A Movie review
By Frederick B Philander
I AM convinced that every other worthy newspaper critic, who attended the press preview of the feature film, Namibia: The Liberation Struggle, on Wednesday evening had a rare historic film treat and insight of significant value to the nation.
This movie is indeed yielding the expected authenticity of the Namibian struggle it was supposed to deliver from script writing (a bit shallow), acting, directing and exceptionally high quality cinematography.
Little wonder the two-and-a-half-hour film was acclaimed, be it only for its visual impact, at the recently held Pan African International Film Festival in Los Angeles as well as the Kuala Lumpur International Film Festival.
A supposed stranger to the Namibian situation entrusted to capture the country’s long drawn-out liberation struggle with many limitations demanded quite a lot of creativity. In this respect the American film director did exactly that, capturing the ethos, the pain, the historic moments and the misery of the Namibian people in a very pleasing and satisfying creative manner.
What Namibians must understand the scriptwriter used his creative freedom to create additional characters for the flow of the story, considered by some as being flimsy in content. What a pot of hogwash. If only such persons had known the grueling process this film had been subjected to, such sceptics will have another opinion.
What I particularly liked about the first part of the movie was the ample and apt use of the vastness and open spaces of the country. This to my mind brought to the fore and emphasised the vulnerability of the people against a historic dominating colonialist force of unmatched proportions.
Judging by the exceptional viewing potential (in all probability for ordinary Namibians), entertainment value and production quality of the film, I would like to think the Namibian film industry has been put on an irreversible path of future greatness, thanks to the far-sightedness of the producers, PACON, for tackling the topic.
Having had to compete with marketable American actors Carl Lumbly and Danny Glover, I think the Namibian secondary actors and even those in cameo parts (whom I could recognise) acquitted themselves very well in this historic cinematic saga.
To me, young Namibian actor (and filmmaker) Joel Haikali stood out above the rest of the Namibian actors and even compared exceptionally favourably with the more known and experienced American actors as the young protagonist, Sam Nujoma.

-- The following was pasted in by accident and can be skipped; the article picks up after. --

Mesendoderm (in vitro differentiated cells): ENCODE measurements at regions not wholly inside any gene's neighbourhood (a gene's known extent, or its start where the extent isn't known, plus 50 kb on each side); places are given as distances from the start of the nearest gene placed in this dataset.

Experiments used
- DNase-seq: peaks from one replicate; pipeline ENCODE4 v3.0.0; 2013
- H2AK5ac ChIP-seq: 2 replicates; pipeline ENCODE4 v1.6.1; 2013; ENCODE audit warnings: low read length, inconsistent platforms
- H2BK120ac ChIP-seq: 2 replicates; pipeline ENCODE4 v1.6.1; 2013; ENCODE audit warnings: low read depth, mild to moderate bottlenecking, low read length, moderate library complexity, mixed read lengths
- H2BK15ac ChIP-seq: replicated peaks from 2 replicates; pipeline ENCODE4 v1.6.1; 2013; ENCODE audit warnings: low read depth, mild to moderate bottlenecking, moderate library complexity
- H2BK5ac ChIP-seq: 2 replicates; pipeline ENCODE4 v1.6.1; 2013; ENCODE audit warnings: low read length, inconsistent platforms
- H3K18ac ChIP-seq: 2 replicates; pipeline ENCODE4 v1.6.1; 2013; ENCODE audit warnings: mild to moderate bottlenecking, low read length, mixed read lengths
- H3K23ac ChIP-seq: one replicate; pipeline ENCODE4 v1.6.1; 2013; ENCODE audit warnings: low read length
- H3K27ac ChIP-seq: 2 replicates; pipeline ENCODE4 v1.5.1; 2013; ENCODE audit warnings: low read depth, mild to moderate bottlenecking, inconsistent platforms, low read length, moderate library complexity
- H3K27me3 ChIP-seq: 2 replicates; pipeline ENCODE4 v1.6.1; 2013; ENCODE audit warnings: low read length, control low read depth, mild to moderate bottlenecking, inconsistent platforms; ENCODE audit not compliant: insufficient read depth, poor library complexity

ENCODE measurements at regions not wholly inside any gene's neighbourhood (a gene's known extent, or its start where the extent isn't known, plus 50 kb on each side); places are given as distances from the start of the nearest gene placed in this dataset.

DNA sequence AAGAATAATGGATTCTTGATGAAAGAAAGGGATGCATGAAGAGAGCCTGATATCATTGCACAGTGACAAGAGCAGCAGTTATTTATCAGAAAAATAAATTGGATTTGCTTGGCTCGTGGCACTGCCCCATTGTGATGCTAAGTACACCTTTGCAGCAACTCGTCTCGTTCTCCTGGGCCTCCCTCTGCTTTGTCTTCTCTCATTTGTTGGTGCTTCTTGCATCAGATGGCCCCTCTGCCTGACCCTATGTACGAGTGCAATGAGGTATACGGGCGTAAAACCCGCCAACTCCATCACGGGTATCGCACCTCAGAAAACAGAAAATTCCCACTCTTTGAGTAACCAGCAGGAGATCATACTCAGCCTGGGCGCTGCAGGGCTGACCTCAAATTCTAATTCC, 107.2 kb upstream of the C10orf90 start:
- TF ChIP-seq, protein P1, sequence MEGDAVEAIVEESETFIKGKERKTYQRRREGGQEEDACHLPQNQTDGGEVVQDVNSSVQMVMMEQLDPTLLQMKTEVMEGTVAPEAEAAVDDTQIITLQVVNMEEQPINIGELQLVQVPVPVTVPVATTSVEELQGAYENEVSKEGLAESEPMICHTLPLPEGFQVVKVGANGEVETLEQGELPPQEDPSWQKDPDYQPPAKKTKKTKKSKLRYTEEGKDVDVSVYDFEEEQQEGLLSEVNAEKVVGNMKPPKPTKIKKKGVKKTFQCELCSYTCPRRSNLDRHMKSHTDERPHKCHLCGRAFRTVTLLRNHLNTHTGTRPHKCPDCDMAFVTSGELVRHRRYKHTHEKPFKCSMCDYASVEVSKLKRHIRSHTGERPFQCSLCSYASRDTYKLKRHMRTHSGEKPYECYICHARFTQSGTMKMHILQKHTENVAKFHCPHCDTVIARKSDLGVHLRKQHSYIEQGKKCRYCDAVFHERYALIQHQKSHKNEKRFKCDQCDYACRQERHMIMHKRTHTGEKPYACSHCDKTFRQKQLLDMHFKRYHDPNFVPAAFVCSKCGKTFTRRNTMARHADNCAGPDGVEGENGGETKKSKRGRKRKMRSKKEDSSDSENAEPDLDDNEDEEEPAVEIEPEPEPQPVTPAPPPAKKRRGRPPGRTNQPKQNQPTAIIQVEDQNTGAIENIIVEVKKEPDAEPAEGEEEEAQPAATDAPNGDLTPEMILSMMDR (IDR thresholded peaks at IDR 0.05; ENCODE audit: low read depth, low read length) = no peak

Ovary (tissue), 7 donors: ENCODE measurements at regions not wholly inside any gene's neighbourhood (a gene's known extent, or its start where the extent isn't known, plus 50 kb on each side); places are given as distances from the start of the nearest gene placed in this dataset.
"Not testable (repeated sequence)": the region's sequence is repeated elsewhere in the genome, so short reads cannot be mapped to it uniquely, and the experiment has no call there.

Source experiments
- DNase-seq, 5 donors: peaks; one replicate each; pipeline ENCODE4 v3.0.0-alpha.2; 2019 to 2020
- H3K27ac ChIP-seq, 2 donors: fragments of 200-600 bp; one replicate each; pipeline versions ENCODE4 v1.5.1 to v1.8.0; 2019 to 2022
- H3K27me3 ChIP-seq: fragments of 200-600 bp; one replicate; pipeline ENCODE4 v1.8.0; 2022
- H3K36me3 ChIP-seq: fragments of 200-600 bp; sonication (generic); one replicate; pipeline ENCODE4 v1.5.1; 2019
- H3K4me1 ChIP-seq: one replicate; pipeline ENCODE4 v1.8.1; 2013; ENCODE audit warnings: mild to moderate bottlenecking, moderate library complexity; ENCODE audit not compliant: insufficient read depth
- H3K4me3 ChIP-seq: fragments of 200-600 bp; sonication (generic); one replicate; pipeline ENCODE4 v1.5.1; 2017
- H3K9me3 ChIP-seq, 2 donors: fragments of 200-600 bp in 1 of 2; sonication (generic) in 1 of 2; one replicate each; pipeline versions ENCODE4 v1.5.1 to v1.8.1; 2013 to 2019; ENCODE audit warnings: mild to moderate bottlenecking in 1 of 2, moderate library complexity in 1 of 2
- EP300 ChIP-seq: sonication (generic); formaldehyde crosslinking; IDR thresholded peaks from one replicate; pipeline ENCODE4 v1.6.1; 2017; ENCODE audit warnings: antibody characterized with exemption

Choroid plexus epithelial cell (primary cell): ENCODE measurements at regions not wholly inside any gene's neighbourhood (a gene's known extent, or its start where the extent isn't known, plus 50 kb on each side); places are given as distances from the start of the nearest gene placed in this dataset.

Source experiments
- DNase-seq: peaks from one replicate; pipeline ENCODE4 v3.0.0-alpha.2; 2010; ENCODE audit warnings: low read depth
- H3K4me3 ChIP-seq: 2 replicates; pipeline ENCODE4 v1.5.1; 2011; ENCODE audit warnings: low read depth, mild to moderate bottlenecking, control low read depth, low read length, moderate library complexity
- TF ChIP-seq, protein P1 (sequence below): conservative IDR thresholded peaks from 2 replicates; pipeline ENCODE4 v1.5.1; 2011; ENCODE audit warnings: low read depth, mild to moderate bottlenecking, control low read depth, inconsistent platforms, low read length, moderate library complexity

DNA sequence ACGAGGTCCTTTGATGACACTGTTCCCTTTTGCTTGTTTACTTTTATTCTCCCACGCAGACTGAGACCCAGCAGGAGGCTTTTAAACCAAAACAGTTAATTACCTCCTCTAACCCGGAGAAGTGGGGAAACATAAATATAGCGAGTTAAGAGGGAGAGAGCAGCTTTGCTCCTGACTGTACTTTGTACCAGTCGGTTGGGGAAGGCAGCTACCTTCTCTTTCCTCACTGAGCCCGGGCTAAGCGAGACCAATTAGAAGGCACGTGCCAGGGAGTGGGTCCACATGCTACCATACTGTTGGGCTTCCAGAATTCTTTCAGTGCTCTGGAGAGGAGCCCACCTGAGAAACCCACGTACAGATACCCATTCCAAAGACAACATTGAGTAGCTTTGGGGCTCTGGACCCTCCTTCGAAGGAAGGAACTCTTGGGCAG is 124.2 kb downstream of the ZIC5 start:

Haikali, with his innocent-looking and photogenic expressionistic projections, indeed brought serenity, restfulness and honesty to his character in a way I have not seen in a very long time in the Namibian industry nor anywhere else. In him I think the industry has discovered a natural, national acting jewel that needs to be nurtured and treasured.
I don’t think Namibia was shamed by actors Obed Mvula, Chrisjan Appolus, Theresa Kahangoro, Lazarus Jacobs and Freddy Frewer in their respective roles, They performed with verve above average in their respective smaller talking character portrayals.
The cameo-part actors in speaking roles I recognised in the film also made a satisfactory impression. Though mostly in flash appearance, their presence contributed well towards the overall whole of the film.
I refer in particular to newcomer actor, Leon Husselman, (a rogue South African police officer), David Ndjavera (as a tribal elder), Armas Shivute (a treacherous character in the struggle), Pandu (an uncle of Nujoma), Botha Ellis (a special branch officer), Albert Rickerts (a violent white South African policeman), Laurinda Olivier-Sampson and Tania Terblanche.
This time around Namibian actors were not only used as extras like in most international films having been shot in Namibia, but in talking roles, something sort of out of the ordinary. Let’s hope this tendency will continue in all future international films to be shot in the country.
In my view Lumbly as Nujoma gradually grew in his role from a rather timid character to the powerful and aggressive leader of the Namibian struggle in the film. At times his make-up came across rather superfluous and unconvincing.
What is also interesting about the film is the many white actors the producers could recruit for the film, albeit South Africans. Without them the authenticity of the film would have been lost.
The Namibian performing art sector is still struggling getting white Namibians into stage and screen productions, a real pity.
Action movie lovers will probably enjoy the more action-filled and violent second part of the movie more because of the lots of on screen skirmishes between the PLAN fighters and the South African war machine.
The question is was it worth the wait for the film to be released and screened only now after it had been doing the international rounds for quite some time? The answer is a qualified, YES.
So, come on Namibians, go feast yourselves in droves on the movie as from this Sunday at the National Theatre of Namibia. This, I am convinced, is only the beginning of the long-awaited era focussing on our own film stories.